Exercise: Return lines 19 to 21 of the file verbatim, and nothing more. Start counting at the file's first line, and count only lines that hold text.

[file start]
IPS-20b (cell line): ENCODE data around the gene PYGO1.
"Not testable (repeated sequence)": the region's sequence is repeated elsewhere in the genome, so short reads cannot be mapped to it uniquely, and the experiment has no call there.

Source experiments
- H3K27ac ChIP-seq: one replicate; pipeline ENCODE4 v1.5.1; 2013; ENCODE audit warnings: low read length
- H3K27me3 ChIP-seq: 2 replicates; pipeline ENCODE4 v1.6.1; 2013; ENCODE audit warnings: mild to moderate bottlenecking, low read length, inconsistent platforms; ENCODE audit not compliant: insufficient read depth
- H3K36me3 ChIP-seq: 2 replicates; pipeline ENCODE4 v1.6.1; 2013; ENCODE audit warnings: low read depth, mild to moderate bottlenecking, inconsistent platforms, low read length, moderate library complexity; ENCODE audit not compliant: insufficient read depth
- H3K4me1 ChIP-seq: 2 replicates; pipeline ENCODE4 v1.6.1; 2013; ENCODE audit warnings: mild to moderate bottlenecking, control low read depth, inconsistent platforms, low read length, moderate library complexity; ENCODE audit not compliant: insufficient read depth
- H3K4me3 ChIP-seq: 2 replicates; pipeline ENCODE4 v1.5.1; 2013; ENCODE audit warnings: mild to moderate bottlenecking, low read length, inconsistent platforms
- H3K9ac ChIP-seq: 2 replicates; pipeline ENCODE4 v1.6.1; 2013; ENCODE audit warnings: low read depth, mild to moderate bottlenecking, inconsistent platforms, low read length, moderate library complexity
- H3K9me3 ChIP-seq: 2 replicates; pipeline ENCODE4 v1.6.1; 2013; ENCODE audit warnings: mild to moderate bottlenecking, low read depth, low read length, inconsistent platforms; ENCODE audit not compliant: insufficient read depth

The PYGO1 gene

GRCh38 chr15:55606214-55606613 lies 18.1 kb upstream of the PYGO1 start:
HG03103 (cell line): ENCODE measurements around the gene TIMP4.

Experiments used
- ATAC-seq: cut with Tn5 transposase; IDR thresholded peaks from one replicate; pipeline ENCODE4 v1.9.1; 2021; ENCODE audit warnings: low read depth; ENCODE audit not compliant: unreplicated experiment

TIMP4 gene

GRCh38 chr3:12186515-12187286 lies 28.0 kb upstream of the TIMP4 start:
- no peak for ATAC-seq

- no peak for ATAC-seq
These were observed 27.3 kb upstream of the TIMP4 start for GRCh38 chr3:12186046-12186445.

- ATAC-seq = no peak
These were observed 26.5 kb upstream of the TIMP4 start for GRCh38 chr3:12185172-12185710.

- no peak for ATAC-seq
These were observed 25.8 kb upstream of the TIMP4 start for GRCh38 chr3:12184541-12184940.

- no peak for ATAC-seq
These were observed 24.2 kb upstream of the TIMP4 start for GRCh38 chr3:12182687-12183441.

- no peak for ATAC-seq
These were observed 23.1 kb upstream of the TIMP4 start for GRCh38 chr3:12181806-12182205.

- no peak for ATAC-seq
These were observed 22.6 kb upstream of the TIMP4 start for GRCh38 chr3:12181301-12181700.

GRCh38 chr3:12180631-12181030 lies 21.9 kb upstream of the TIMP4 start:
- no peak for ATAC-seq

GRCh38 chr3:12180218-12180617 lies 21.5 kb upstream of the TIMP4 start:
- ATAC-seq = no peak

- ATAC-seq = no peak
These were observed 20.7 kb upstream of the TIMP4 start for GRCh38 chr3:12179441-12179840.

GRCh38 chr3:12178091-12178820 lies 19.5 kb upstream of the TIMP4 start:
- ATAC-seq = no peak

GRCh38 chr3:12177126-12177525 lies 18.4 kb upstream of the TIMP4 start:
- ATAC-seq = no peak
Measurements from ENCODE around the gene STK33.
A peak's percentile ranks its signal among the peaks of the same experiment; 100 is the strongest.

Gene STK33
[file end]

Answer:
- no peak for ATAC-seq
These were observed 27.3 kb upstream of the TIMP4 start for GRCh38 chr3:12186046-12186445.

- ATAC-seq = no peak